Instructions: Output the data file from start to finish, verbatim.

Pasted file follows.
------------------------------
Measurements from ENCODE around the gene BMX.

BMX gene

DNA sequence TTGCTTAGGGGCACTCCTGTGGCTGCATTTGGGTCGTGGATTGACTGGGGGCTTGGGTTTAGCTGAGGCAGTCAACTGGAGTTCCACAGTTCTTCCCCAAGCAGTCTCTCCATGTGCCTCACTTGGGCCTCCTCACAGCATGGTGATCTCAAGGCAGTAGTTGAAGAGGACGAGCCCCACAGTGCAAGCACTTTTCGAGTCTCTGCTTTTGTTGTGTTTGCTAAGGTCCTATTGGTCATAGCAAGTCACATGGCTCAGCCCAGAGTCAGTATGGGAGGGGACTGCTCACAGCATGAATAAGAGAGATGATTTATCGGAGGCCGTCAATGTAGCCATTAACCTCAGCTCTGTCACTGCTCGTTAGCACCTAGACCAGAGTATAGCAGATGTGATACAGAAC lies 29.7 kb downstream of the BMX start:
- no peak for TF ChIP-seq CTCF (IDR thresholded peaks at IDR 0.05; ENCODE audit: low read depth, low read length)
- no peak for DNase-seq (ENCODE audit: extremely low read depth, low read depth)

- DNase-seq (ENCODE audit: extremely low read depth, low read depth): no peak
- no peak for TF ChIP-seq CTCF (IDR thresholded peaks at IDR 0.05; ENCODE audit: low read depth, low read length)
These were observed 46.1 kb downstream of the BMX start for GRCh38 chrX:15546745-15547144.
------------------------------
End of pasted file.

Measurements from ENCODE around the gene BMX.

BMX gene

DNA sequence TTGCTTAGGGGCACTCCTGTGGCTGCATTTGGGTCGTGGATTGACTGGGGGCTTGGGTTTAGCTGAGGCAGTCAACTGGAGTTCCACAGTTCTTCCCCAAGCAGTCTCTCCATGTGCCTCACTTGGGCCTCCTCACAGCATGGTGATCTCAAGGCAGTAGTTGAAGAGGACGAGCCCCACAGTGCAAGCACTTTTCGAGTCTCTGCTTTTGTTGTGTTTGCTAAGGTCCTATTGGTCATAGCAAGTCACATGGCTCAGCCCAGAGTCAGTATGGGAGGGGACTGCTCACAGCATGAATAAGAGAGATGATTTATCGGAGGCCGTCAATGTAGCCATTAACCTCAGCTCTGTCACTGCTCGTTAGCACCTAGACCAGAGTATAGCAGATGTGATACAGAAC lies 29.7 kb downstream of the BMX start:
- no peak for TF ChIP-seq CTCF (IDR thresholded peaks at IDR 0.05; ENCODE audit: low read depth, low read length)
- no peak for DNase-seq (ENCODE audit: extremely low read depth, low read depth)

- DNase-seq (ENCODE audit: extremely low read depth, low read depth): no peak
- no peak for TF ChIP-seq CTCF (IDR thresholded peaks at IDR 0.05; ENCODE audit: low read depth, low read length)
These were observed 46.1 kb downstream of the BMX start for GRCh38 chrX:15546745-15547144.